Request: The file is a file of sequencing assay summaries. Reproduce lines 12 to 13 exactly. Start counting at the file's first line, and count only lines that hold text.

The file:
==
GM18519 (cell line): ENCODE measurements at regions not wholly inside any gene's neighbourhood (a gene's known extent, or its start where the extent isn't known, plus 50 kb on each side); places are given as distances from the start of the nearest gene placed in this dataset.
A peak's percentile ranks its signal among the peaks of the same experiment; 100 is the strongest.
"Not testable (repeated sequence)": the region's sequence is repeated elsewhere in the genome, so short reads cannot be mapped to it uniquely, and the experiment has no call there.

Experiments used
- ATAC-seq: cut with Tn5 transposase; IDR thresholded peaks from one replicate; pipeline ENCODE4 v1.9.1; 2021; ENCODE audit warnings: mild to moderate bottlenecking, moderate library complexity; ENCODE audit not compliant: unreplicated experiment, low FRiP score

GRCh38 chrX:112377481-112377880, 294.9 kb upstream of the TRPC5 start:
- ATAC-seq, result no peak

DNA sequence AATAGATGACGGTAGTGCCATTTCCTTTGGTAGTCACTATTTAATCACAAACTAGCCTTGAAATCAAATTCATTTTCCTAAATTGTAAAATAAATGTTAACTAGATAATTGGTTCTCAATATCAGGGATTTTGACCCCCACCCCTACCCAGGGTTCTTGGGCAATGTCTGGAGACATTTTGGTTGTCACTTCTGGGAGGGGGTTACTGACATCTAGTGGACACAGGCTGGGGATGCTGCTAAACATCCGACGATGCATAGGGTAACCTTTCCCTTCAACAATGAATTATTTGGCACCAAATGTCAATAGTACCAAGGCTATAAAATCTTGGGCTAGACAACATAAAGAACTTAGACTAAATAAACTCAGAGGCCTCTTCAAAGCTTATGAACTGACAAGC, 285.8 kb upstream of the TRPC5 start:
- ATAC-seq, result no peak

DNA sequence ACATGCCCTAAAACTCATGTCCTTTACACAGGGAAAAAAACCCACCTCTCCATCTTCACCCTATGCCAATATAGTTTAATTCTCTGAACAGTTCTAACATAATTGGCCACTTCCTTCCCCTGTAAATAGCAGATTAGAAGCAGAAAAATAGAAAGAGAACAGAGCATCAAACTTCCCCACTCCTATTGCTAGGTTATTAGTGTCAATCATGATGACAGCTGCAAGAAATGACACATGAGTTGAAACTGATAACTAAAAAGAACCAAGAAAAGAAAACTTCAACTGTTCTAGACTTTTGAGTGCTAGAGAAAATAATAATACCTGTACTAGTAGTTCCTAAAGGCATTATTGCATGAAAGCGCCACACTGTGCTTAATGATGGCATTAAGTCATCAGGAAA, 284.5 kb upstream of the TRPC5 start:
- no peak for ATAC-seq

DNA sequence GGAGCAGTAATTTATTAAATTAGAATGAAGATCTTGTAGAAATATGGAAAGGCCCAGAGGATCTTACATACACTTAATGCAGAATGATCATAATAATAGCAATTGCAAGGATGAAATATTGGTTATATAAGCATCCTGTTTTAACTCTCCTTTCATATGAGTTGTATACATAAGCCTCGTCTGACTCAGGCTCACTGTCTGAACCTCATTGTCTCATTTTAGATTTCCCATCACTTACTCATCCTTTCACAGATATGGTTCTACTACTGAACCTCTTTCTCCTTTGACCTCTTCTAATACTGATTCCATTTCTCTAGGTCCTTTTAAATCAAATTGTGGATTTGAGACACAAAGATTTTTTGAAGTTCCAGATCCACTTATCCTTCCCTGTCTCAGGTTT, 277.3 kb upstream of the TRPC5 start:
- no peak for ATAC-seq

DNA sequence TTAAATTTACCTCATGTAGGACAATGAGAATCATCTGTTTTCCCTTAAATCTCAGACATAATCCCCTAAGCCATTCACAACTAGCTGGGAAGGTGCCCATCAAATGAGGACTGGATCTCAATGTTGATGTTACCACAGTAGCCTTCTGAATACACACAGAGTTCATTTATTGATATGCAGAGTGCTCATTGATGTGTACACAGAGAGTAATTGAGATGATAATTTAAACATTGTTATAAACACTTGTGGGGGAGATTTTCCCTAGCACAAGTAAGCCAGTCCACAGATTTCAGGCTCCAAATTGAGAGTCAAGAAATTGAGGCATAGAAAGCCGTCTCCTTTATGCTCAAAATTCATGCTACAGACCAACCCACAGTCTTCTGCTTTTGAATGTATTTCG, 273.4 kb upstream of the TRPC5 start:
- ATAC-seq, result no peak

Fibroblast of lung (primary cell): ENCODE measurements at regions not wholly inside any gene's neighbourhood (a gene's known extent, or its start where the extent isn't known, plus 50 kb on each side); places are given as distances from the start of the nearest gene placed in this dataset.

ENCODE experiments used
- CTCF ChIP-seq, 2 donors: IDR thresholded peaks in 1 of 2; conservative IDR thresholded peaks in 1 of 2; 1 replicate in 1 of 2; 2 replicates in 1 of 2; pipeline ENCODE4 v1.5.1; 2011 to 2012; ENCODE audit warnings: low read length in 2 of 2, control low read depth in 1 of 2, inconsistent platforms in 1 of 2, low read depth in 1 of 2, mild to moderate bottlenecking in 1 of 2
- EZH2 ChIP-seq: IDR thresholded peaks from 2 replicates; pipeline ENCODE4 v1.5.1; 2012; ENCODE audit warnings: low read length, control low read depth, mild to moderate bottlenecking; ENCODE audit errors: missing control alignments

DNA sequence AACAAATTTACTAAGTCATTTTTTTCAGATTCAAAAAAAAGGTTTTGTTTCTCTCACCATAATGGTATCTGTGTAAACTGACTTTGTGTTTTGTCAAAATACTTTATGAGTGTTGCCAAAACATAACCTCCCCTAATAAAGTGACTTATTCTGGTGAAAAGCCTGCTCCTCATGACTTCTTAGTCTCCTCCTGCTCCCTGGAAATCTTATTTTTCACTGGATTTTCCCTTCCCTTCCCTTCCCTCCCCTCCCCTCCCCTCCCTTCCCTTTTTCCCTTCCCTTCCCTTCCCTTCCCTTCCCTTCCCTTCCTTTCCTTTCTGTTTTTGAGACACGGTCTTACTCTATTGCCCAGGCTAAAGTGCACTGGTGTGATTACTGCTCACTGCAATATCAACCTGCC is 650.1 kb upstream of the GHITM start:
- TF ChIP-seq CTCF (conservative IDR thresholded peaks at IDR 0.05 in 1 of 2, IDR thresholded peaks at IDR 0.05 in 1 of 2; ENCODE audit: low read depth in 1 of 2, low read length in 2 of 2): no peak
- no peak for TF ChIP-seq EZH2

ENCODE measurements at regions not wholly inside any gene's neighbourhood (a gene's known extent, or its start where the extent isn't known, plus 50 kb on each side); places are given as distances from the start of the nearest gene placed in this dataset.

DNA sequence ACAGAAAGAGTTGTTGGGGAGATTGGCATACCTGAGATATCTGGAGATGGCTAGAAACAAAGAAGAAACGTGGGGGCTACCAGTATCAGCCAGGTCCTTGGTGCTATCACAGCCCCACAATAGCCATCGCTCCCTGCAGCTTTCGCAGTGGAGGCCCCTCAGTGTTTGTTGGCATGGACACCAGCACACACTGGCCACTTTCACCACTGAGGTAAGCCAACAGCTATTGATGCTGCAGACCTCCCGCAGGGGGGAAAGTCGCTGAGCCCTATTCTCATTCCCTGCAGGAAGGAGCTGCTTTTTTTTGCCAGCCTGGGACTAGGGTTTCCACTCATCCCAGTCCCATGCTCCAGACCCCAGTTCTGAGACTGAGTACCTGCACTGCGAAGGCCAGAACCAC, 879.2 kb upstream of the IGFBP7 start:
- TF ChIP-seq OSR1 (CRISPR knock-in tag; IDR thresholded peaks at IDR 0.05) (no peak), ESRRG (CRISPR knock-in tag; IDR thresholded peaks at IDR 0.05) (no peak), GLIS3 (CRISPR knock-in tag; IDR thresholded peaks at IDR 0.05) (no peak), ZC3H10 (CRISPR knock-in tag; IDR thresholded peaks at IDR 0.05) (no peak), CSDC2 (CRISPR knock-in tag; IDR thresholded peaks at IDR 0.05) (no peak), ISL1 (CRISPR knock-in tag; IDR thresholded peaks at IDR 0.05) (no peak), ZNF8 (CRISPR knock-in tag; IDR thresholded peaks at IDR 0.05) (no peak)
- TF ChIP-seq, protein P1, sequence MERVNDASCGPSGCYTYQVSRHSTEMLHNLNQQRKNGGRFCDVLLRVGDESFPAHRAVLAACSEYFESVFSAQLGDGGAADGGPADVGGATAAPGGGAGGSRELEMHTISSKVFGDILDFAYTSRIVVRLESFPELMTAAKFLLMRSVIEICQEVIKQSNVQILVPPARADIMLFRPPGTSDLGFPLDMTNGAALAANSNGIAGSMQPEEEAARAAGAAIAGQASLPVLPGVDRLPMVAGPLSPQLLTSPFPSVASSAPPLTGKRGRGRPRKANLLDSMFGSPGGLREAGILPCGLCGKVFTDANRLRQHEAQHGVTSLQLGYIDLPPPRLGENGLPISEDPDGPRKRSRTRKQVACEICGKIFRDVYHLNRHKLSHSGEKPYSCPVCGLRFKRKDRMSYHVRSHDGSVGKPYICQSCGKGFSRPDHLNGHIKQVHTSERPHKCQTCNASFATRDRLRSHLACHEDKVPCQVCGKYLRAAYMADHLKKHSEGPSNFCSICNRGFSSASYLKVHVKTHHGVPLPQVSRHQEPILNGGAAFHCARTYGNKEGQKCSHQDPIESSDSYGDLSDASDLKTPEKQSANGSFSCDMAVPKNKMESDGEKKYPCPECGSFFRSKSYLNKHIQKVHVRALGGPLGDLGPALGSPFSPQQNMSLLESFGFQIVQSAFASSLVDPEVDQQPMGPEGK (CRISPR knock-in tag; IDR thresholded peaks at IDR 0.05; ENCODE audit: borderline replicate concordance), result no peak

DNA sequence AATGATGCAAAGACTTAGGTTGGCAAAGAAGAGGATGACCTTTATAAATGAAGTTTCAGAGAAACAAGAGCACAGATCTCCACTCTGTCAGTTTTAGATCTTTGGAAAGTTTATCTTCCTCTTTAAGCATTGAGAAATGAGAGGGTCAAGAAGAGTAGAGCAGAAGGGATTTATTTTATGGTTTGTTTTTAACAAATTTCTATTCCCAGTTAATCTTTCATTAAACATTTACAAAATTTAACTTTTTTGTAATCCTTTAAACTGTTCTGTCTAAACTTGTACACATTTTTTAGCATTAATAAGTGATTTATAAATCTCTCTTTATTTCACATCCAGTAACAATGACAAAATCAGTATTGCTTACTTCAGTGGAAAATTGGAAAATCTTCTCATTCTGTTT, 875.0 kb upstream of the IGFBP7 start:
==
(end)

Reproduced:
DNA sequence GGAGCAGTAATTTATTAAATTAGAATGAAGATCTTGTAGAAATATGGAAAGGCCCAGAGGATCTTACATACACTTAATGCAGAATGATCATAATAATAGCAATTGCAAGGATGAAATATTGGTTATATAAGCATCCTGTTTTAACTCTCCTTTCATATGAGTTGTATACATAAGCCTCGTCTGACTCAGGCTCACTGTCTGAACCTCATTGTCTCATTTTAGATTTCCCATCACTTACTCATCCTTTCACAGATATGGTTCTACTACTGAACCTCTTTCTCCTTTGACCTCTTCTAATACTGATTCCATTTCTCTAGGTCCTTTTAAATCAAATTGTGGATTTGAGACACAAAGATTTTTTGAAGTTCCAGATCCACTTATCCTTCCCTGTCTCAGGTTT, 277.3 kb upstream of the TRPC5 start:
- no peak for ATAC-seq